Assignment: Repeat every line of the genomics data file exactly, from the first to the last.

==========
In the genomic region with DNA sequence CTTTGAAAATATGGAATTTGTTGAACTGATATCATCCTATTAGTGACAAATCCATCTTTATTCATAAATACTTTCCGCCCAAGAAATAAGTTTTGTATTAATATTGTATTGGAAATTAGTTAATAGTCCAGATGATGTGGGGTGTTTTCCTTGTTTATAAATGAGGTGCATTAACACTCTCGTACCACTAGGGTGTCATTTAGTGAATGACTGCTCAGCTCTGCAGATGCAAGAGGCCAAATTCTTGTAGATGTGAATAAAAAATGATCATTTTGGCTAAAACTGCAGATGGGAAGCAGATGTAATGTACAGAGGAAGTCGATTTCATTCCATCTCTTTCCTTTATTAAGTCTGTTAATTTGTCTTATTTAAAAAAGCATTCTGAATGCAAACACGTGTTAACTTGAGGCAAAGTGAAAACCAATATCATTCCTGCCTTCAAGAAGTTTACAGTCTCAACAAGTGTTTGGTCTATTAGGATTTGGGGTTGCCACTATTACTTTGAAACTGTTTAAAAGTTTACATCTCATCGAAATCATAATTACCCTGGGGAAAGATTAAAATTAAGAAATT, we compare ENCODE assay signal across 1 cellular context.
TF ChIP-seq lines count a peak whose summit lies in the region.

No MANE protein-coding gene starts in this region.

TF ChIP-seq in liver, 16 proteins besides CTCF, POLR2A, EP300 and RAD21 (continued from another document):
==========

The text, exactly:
In the genomic region with DNA sequence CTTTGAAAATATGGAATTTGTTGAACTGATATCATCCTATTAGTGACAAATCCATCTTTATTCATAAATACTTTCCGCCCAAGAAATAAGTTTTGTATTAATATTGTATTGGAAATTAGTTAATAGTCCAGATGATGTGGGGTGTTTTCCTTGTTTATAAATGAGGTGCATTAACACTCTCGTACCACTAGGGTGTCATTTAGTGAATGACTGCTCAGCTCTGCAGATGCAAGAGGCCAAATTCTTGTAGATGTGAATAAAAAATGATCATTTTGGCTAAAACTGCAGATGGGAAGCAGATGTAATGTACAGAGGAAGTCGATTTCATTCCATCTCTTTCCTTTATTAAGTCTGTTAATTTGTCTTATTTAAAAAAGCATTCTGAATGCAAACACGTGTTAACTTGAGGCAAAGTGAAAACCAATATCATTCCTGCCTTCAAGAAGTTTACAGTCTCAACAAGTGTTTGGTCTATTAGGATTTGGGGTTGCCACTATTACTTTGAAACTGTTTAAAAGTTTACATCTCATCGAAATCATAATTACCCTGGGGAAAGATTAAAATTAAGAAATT, we compare ENCODE assay signal across 1 cellular context.
TF ChIP-seq lines count a peak whose summit lies in the region.

No MANE protein-coding gene starts in this region.

TF ChIP-seq in liver, 16 proteins besides CTCF, POLR2A, EP300 and RAD21 (continued from another document):